It is absolutely my pleasure to introduce to you...author, Norman Rawlings! He describes himself as "someone who brings to the forefront of the reader's mind the reality of life's elements that seem to pass unknowingly in and out of focus."
I couldn't agree more and having Norman write a guest blog post (or few) for me is an honor. As soon as I read this particular post, I knew I had to read more by him. I'm officially a fan of his! By the way...everything he writes is based on a true story, either his or another's.
Please check out hisBio and other writings after this phenomenal story (and musing).
You wouldn’t really recognize him even after seeing him a dozen times. He sort of blended into the scenery so well that it was only when he showed up on my door step the night of my brother’s graduation party did I ever really see his face. On hindsight, I knew he was the same age as me but at the time I didn’t know what grade he was in or even if he went to the same school. He was nearly a ghost.
I opened the front door quickly as I was heading out to the car to get the last of the groceries my mom had bought for the party. I ran right into him.
“Oh, wow! I’m sorry! Can I help you with something?”
He looked over my shoulder into the warm light of the living room like a hungry child would look at a tray of warm rolls through a bakery window. He looked back up at me and for the first time in my young life I was taken aback by the depth of a simple glance from another human being.
“Um..no. No, I was just…just….you guys having a party, huh?” He showed no remorse in being caught peeking the small square window on our door but rather seemed like he had something desperate he wanted to say but couldn’t find the words.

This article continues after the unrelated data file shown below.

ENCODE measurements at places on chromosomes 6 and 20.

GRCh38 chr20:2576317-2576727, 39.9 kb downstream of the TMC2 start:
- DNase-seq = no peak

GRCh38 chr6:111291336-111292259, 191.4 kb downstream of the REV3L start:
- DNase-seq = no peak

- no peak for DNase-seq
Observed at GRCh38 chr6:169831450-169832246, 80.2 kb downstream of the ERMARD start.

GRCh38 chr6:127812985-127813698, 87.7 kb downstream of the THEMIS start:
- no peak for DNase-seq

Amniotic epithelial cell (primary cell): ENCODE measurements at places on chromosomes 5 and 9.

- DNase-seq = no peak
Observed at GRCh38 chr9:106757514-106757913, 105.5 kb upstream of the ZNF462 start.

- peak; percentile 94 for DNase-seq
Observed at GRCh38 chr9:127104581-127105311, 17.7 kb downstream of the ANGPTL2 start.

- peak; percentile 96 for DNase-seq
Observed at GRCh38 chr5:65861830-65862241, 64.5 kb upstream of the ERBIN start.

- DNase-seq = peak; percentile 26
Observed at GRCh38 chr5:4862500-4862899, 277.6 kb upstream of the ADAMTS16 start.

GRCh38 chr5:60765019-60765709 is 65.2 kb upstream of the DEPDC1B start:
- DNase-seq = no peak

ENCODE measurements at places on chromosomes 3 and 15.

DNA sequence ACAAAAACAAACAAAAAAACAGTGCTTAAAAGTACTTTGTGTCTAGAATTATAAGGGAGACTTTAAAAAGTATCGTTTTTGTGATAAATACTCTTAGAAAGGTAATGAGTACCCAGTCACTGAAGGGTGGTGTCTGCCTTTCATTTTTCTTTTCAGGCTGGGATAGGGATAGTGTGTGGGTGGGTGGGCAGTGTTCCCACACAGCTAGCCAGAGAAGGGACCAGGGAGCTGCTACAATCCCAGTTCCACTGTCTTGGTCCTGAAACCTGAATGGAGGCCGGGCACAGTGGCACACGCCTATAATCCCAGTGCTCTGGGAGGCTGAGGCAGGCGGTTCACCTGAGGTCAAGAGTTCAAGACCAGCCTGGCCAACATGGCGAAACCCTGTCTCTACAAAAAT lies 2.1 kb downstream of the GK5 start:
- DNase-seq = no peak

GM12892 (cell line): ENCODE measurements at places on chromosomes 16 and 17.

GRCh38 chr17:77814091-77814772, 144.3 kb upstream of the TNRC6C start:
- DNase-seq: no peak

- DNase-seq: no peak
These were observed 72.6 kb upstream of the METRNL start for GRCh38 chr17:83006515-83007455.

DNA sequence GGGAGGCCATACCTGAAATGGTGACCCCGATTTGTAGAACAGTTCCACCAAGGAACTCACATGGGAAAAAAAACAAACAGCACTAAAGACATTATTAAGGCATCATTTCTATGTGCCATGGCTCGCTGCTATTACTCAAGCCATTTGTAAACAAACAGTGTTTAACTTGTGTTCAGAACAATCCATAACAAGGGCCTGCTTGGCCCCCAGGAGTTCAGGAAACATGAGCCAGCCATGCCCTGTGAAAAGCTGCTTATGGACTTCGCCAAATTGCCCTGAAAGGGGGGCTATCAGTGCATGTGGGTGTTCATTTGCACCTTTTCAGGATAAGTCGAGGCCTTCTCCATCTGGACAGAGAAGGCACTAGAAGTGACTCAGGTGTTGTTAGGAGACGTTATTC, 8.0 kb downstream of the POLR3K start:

“Yep. We are.” I nodded over my shoulder toward the kitchen. “My older brother is graduating high school. We’re throwing him a party.”
He closed his eyes and nodded knowingly. “Oh sure, Yes….sure. Martin Allen Waite. Great ball player. Good arm. Turns a nifty double play.”
I started to agree out of habit as I knew that everyone in town and all of my classmates knew who my older brother was but then stopped suddenly with a look of surprise. “How did you know Marty’s middle name?”
The boy opened his eyes suddenly and snapped his gaze from past me to directly down to his feet. Without saying anything further he mumbled “Happy graduation to him” and quickly bolted from the porch and up the street away from the street light and into the darkness of the neighborhood.
It was three months before I saw him again. I was walking back from the corner store with two pockets full of caramels and slurping on a bottle of Mountain Dew when I saw an ambulance and two police cars with their lights on outside of a house a few blocks from where I lived. My curiosity carried me down amongst the onlookers when I noticed him sitting on the side of the yard of the house with his back up against a tree. He saw me, stood up quickly, and ran through the narrow opening between both houses. I asked an older kid from the neighborhood what had happened.
“Don’t know,” he muttered “but they just pulled a dead body out of that house. Cops are asking a bunch of questions to everybody. Nobody knows nothing.”
“What about him?” I pointed in the direction of the disappearing kid scurrying behind the house.
“That retard don’t know shit. Can’t tie his shoes without falling over himself.”